The Air Force’s Climate Action Plan feels like a distraction from the mission.
How will the military branch effectively teach its cadets to “Use words that include all genders: ‘Folks’ or ‘Y’all’ instead of ‘guys’; ‘partner’ vs. ‘boyfriend or girlfriend,’” as diversity training at the Air Force Academy instructs aspiring officers to do, now that it is so fixated on its new Climate Action Plan?
The Air Force’s Climate Action Plan touts itself as “instilling a culture in which Airmen and Guardians understand the implications of climate change.” But reading the 20-page guide reveals a plan for the Air Force so much more ambitious than that.
The plan aims to spend $100 million of the Air Force’s annual budget by 2027 on “base resilience” to climate change.
Critics necessarily retort that this amounts to $100 million taken from the Air Force’s mission to make the world safe for all pronouns.
“Future wargames will include an increased emphasis on incorporating allies and partner nations, and on testing sustainment capabilities, as both aspects of warfare have proven to be key to successful power projection,” the report explains.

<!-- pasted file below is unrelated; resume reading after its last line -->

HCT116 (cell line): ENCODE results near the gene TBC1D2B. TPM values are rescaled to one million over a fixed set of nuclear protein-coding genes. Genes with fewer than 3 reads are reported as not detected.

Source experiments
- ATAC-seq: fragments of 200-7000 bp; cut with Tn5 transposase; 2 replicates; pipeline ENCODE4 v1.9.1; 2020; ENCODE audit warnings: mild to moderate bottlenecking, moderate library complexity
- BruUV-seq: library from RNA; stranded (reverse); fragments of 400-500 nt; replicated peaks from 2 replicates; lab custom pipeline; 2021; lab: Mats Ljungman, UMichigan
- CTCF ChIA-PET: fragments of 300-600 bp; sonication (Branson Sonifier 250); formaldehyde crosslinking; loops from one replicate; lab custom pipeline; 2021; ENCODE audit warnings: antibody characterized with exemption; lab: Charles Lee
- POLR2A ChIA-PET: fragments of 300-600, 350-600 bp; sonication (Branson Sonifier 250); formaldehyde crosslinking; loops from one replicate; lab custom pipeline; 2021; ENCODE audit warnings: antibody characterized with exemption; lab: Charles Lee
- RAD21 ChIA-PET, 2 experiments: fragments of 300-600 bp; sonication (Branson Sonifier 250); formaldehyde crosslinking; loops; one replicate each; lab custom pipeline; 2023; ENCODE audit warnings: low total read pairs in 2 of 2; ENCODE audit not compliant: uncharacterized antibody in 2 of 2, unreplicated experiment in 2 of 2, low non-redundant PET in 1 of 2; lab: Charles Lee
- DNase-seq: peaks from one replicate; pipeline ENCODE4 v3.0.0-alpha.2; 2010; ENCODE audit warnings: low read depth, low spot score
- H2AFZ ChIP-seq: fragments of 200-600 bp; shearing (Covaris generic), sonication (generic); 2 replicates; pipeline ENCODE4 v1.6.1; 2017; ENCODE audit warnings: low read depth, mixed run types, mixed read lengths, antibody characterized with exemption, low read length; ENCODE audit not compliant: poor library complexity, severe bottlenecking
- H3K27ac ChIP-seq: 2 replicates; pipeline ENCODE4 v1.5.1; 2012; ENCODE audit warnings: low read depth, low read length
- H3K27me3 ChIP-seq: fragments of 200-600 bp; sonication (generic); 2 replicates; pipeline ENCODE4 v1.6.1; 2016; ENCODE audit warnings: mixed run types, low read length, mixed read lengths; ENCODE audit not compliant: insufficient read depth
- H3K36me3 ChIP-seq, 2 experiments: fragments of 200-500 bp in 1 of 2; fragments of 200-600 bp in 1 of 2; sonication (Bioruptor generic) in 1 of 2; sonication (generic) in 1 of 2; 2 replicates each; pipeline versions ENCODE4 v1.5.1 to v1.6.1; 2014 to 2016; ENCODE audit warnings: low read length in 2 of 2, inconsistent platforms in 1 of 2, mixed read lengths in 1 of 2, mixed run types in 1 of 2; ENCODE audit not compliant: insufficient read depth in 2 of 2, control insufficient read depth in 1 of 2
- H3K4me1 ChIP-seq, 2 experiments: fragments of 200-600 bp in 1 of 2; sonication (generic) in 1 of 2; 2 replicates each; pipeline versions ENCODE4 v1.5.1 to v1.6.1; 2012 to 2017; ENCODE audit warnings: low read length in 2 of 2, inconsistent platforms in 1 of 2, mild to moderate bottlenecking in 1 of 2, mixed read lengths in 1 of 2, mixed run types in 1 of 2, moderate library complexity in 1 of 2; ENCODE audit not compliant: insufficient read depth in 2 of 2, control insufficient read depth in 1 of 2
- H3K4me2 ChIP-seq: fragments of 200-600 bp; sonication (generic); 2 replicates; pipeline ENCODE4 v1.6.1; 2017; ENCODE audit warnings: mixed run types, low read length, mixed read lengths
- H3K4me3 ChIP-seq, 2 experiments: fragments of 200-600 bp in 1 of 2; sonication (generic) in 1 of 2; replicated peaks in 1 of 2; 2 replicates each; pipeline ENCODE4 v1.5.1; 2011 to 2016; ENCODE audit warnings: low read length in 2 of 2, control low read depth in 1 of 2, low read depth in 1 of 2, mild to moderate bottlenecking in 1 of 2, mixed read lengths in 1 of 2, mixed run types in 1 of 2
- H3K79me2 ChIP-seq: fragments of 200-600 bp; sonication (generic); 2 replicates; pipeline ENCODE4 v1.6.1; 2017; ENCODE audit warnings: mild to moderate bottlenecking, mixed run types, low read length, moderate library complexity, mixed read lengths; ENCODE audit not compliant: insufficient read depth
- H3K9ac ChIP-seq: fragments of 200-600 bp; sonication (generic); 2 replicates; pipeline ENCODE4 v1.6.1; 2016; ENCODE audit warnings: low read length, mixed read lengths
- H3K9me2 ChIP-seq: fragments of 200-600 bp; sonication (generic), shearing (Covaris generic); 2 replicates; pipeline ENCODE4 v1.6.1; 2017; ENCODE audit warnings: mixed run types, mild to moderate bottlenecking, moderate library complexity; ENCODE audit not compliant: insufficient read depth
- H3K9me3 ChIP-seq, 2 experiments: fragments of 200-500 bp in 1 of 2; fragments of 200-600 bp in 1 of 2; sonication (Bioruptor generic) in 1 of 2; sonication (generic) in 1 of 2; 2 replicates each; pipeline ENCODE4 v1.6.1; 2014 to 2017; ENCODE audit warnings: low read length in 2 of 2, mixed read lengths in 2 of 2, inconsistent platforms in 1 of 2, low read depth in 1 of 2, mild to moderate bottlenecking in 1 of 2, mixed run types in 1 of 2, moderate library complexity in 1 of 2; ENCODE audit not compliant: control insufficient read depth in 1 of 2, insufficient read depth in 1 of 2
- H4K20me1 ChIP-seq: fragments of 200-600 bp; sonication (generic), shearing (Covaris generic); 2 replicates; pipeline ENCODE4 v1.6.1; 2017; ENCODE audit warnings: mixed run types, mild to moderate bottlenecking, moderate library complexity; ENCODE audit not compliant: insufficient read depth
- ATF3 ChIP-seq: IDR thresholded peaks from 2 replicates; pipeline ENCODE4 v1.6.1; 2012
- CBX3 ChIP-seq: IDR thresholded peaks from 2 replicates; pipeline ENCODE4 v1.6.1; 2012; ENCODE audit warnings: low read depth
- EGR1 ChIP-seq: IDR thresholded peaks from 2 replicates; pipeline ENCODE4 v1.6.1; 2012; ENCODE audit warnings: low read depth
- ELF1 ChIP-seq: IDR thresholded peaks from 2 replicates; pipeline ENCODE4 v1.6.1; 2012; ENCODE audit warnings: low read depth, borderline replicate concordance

But after engaging in all these “wargames” that test “sustainment capabilities,” how will the military find the time for diversity training?
“Operational energy (aviation fuel and energy to power aircraft) comprises over 80 percent of the department’s energy use,” the report notes. “Reduction of fuel use offers the most significant opportunity to optimize our operational capability while simultaneously reducing greenhouse gas emissions. To accelerate change and meet 21st century energy demands, we will continue to optimize our processes, technologies, and weapon systems to support joint all-domain operations globally as we combat the growing threat to our logistics capabilities and capacity.”
Perhaps adopting an F-15 Prius-style model, or going full glider, will work to “accelerate change” most effectively, but how will that help airmen learn about birthing people, the 72 genders, or plural pronouns for individual persons?
Mission accomplishment requires laser-like focus. If military history tells us anything, it warns against the temptation to fight on two fronts. Obliterate recalcitrant hangups regarding biology or destroy the enemy of global warming in the wild blue yonder.
Do one. Do the other. Do both at the risk of endangering the lives of servicemen and women by becoming disoriented from the mission.